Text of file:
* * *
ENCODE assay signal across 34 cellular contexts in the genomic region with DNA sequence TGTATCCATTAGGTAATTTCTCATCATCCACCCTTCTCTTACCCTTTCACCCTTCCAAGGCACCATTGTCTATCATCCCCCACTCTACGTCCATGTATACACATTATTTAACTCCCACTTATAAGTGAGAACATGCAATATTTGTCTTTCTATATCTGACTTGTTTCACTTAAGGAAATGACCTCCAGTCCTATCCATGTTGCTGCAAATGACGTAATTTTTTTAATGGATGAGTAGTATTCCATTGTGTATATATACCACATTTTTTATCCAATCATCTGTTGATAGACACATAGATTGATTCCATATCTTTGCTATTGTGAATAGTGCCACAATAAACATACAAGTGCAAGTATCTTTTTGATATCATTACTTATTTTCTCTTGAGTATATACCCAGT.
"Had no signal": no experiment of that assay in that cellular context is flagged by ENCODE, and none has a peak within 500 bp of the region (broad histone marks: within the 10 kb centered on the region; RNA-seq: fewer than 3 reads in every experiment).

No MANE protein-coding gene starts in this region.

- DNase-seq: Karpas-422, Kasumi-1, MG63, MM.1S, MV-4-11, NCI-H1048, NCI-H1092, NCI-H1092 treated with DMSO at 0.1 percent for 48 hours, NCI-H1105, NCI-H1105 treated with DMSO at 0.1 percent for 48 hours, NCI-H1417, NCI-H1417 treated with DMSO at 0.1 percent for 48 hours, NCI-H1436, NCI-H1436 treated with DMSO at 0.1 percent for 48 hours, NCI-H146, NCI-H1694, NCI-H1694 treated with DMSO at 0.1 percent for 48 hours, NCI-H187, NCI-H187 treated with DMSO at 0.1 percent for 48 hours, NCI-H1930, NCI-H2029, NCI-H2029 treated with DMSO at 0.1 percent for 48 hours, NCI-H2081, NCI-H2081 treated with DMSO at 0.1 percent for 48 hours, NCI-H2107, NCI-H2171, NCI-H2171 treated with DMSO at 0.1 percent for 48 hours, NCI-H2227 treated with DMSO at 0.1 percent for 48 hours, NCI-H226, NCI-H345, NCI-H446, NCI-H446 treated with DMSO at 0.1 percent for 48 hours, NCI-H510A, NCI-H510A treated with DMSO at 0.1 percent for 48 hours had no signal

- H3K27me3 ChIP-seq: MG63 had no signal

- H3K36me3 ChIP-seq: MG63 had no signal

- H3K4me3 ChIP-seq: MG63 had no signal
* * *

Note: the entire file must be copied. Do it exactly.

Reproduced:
ENCODE assay signal across 34 cellular contexts in the genomic region with DNA sequence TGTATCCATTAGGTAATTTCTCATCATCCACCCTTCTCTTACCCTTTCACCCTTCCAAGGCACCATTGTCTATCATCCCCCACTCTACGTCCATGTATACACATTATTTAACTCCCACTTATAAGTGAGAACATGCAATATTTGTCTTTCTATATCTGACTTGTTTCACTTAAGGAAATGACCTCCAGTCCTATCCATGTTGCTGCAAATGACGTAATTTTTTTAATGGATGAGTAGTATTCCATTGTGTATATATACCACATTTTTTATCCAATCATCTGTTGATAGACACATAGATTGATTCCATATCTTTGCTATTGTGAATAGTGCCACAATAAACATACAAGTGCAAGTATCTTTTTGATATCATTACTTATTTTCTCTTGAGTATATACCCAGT.
"Had no signal": no experiment of that assay in that cellular context is flagged by ENCODE, and none has a peak within 500 bp of the region (broad histone marks: within the 10 kb centered on the region; RNA-seq: fewer than 3 reads in every experiment).

No MANE protein-coding gene starts in this region.

- DNase-seq: Karpas-422, Kasumi-1, MG63, MM.1S, MV-4-11, NCI-H1048, NCI-H1092, NCI-H1092 treated with DMSO at 0.1 percent for 48 hours, NCI-H1105, NCI-H1105 treated with DMSO at 0.1 percent for 48 hours, NCI-H1417, NCI-H1417 treated with DMSO at 0.1 percent for 48 hours, NCI-H1436, NCI-H1436 treated with DMSO at 0.1 percent for 48 hours, NCI-H146, NCI-H1694, NCI-H1694 treated with DMSO at 0.1 percent for 48 hours, NCI-H187, NCI-H187 treated with DMSO at 0.1 percent for 48 hours, NCI-H1930, NCI-H2029, NCI-H2029 treated with DMSO at 0.1 percent for 48 hours, NCI-H2081, NCI-H2081 treated with DMSO at 0.1 percent for 48 hours, NCI-H2107, NCI-H2171, NCI-H2171 treated with DMSO at 0.1 percent for 48 hours, NCI-H2227 treated with DMSO at 0.1 percent for 48 hours, NCI-H226, NCI-H345, NCI-H446, NCI-H446 treated with DMSO at 0.1 percent for 48 hours, NCI-H510A, NCI-H510A treated with DMSO at 0.1 percent for 48 hours had no signal

- H3K27me3 ChIP-seq: MG63 had no signal

- H3K36me3 ChIP-seq: MG63 had no signal

- H3K4me3 ChIP-seq: MG63 had no signal